Photography by Danielle Levitt
At 18 years old, like many gay teenagers, Nicola Formichetti couldn’t afford a pair of Diesel jeans. He was in London, where he dropped out of architecture school after just five days — the whole thing had been a ruse to get him out of his parents’ house anyway — and he’d go to the Covent Garden store to gawk at the salesclerks.
At Diesel, they had big shellacked mohawks, pierced noses, tattoos. They weren’t interchangeable cogs, but “characters,” Formichetti recalls. The store had a club-like aura. DJs would play music there. The experience wasn’t merely transactional, it was cultural, and Formichetti remembers thinking that Diesel was somehow beyond the realm of just fashion, that it was, somehow, something... more.
In April of 2013 Formichetti was named artistic director of the Italian brand, known for its urban denim. The announcement raised eyebrows among the fashion set. This was the man who famously dressed Lady Gaga in raw flank steak for the 2010 MTV Music Awards (a dress that has its own Wikipedia page) and had her emerge from a translucent egg made by Hussein Chalayan at the Grammys in 2011. In 2010 the stylist was charged with reviving the Mugler label, which specialized in ready-to-wear for intergalactic glamazons in the 1980s. With an outré pedigree like that, what would he do to the workaday jean?
Formichetti is boyishly handsome, with a round, open face, dark eyes, and a mischievous smile. He has short but unruly hair and talks with a sort of clipped upspeak that’s familiar to girls two decades his junior. His accent is a little muddy, a result of having been raised in Tokyo and Italy before moving to England in his late teens. He wears the decidedly anti-fashion uniform of downtown New York: slim faded jeans, a loose T-shirt, and a fraying denim jacket — all in varying shades of black. His disposition is as laid-back as his attire.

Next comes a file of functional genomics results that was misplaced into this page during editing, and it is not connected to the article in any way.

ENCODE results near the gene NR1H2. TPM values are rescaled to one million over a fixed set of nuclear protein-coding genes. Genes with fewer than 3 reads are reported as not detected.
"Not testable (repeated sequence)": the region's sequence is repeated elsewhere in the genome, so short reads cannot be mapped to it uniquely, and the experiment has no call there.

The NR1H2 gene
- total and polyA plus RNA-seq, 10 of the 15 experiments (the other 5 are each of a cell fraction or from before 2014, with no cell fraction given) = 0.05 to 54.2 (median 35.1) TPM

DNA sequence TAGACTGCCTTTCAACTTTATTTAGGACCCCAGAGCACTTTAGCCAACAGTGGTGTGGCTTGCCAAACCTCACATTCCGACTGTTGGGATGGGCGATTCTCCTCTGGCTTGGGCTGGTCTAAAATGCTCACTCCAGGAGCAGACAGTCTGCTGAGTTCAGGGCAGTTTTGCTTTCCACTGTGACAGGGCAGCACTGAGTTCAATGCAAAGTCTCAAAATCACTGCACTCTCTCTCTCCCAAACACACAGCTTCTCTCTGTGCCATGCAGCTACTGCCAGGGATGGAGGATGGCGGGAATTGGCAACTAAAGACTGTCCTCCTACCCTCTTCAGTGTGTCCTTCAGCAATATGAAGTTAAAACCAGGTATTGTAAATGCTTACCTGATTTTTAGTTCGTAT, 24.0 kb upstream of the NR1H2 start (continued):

If Anna Wintour and Karl Lagerfeld represent fashion’s polished and glossy old guard, Formichetti represents the approachable, accessible new generation.
Formichetti benefits from a right-time-right-place, flaneur-to-riches story typical of the fashion industry. After partaking in the London’s local club scene for a few years, he helped a friend open the boutique A Pineal Eye, which became a go-to spot for stylists to scout up-and-coming designers. It was there that Formichetti was discovered by editors from the hip monthly Dazed & Confused and given his own column featuring merchandise from the store. A year later, he landed a full-time job at the magazine, going on to become creative director and attracting a range of consulting gigs for brands as diverse as Missoni, Nike, and Dolce & Gabbana.
“I made a mess,” he says of those early years. “I had no idea what was going on. Of course you have to make mistakes; that’s how you learn. But I was so passionate.”
In the beginning, Formichetti preferred the outlandish and eccentric, a mix of streetwear and designer goods that’s commonplace today. “I was into fantasy clothing,” he says. “I didn’t care if you could wear it out. For me, it had to look great for performances.” But his taste changed, simplified, and he began to see the power in less blatant acts of provocation, much like Diesel itself.